The Inspector General of the U.S. Treasury Department is investigating whether an environmental group pressured the Internal Revenue Service into auditing a Virginia farmer and tea partier, according to attorneys, policy analysts and other sources familiar with the case.
But the investigation has not discouraged IRS auditors, who are expanding their audit of Martha Boneta in what has become a high-profile dispute over property rights.
Boneta told The Daily Caller in an interview that she has been asked to submit “reams and reams” of new information in addition to the original audit request.
Boneta said that she and her legal representatives recently met with a special agent of the U.S. Treasury Inspector General for Tax Information (TIGTA) “on two separate days, for almost five hours.”
While Boneta would not comment on the details of the meeting, she did say the “close coordination and collusion” between the Piedmont Environmental Council (PEC) and the Fauquier County government in Virginia could become central to the ongoing investigation. The meetings with the special agent took place earlier this summer and with witnesses as recently as this past week.
“We cannot confirm or deny that there is any investigation,” a spokesman in the TIGTA office told TheDC. “We are legally prohibited from commenting. But if you want to do a story, no one here can object.”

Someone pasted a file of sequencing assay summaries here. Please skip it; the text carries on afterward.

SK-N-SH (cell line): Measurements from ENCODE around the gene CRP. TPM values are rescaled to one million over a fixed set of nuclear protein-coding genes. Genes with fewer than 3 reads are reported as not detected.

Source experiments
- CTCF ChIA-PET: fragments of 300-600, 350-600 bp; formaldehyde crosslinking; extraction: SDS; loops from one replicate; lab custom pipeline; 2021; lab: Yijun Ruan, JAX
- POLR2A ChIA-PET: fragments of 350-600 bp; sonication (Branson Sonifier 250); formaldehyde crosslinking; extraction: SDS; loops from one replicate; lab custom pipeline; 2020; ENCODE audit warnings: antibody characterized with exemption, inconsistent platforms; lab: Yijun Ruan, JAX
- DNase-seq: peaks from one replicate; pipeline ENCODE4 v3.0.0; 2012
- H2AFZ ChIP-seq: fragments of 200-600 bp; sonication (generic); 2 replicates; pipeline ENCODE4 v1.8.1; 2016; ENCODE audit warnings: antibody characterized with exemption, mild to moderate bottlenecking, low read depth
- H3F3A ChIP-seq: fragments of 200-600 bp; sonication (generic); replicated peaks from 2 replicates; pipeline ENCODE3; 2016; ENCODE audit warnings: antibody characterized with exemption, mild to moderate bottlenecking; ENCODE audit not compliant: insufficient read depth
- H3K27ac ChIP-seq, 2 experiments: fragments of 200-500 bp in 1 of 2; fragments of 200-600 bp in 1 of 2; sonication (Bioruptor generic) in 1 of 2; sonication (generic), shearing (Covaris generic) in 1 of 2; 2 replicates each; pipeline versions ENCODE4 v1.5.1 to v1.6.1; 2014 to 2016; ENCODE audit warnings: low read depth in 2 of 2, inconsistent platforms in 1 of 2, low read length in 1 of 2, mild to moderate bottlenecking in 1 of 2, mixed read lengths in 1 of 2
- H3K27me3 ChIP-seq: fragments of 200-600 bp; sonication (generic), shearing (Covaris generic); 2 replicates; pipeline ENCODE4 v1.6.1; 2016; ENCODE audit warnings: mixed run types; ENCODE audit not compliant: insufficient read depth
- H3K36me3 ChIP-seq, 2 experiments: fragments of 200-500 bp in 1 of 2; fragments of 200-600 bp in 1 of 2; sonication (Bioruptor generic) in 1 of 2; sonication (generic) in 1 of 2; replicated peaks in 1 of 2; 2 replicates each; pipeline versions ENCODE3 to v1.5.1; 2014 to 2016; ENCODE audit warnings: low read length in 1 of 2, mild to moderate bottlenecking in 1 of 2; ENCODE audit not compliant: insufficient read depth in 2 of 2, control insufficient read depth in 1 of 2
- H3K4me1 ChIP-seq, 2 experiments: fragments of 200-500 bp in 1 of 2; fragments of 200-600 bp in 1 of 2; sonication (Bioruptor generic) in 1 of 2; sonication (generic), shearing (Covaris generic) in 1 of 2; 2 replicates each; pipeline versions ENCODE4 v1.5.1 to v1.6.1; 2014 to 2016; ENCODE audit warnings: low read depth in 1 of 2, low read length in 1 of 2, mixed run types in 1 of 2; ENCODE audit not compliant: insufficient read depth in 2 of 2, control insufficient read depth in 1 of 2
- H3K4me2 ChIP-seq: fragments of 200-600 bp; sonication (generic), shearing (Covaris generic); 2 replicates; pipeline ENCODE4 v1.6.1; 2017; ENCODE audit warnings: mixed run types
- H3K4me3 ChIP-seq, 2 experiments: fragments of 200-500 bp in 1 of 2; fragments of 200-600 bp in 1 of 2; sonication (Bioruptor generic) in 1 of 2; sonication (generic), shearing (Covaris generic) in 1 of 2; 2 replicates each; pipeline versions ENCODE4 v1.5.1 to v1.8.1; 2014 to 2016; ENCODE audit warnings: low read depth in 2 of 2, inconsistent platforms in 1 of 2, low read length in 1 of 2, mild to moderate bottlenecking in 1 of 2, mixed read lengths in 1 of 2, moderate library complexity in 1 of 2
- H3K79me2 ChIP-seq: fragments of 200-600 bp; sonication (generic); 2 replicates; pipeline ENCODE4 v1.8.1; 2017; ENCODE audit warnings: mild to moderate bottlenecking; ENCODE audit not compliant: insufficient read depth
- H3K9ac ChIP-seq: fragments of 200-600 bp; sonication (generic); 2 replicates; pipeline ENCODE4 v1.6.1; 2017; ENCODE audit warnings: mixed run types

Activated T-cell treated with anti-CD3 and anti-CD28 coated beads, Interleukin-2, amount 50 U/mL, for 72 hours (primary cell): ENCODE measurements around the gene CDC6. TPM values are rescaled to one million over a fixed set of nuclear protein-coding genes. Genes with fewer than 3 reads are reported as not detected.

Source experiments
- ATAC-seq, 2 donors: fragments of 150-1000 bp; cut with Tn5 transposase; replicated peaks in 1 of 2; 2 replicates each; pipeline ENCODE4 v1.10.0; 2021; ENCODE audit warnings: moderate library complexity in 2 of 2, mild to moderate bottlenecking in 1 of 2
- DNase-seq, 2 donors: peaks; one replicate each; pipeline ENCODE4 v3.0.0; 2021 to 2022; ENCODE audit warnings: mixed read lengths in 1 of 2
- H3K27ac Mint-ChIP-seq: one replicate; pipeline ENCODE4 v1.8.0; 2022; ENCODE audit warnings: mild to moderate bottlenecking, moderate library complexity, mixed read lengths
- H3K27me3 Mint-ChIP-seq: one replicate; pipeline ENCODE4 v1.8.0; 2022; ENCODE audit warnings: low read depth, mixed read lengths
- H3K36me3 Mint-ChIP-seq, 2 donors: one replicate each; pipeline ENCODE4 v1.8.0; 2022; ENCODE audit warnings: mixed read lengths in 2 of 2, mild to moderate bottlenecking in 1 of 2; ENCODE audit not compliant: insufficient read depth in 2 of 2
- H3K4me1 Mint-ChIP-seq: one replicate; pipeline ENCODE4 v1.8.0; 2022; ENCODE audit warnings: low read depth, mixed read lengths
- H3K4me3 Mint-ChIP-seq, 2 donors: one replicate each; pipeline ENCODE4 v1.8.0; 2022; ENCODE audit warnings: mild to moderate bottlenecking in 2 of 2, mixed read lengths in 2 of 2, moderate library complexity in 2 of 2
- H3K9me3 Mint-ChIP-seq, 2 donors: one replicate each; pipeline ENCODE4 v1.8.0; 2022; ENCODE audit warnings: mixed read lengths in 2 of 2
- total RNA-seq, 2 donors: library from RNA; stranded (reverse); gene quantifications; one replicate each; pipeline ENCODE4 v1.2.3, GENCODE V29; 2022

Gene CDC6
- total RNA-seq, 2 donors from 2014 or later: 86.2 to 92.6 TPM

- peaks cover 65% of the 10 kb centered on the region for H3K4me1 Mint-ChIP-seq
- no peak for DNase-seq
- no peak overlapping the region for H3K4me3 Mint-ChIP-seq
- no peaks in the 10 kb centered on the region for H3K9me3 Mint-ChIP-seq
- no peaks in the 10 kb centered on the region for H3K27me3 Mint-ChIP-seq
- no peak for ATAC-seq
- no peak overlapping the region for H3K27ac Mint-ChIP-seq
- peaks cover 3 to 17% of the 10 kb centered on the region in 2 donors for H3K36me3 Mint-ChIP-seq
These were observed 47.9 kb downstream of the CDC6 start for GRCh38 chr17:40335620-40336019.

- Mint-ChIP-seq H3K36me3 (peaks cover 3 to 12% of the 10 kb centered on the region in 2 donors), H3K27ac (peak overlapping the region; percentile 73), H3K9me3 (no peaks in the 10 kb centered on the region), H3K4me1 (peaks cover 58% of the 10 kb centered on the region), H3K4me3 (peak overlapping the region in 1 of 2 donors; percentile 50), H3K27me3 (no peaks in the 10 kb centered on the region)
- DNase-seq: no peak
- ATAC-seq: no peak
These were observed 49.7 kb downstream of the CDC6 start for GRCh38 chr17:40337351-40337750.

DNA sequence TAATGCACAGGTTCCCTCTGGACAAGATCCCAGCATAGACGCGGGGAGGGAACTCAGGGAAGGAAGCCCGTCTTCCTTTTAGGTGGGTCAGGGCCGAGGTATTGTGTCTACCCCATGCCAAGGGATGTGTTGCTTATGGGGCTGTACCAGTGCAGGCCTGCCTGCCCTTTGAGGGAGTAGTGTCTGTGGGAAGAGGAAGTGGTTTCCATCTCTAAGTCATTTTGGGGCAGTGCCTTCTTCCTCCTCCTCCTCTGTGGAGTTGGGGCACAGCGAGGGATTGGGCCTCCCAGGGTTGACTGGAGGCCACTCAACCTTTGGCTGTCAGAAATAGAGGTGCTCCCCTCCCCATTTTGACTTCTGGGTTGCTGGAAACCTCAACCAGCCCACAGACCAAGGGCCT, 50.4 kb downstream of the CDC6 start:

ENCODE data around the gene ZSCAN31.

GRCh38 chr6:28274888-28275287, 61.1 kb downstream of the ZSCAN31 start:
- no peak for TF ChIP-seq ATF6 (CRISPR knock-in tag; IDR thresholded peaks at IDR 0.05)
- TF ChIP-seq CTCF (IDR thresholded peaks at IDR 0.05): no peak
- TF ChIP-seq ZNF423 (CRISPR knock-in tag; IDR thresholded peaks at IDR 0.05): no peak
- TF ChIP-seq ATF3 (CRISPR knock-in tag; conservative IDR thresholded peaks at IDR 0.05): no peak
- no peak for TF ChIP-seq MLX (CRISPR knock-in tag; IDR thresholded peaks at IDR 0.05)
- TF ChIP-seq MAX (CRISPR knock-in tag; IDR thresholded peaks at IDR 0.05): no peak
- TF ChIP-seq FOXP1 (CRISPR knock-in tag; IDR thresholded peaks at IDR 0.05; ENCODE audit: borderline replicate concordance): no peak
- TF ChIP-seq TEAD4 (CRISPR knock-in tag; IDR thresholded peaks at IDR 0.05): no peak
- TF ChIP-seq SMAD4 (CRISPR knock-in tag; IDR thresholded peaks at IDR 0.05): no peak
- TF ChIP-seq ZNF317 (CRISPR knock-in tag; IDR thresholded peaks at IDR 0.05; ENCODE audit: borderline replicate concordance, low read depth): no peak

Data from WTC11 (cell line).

Boneta, who is actively pushing for new property rights legislation in the state, is convinced she is on the receiving end of a “deliberate, persistent, coordinated assault.”
She became the subject of an IRS audit after the PEC sued her over the terms of a conservation easement that sits on her property and after Fauquier County issued her a series of citations based on alleged zoning violations that could amount to thousands of dollars in fines.
Email messages and other written information Boneta obtained through a Freedom of Information Request (FOIA) show PEC and Fauquier County government officials discussed her case at length in a steady chain of emails and other written messages that were exchanged in 2011 over a period of several months.
At one point, Peter Schwartz — a county supervisor who previously served as a PEC board member — discussed having Boneta’s mortgage called in with Phillip Thomas, a real estate mogul who previously owned the land that includes Boneta’s farm.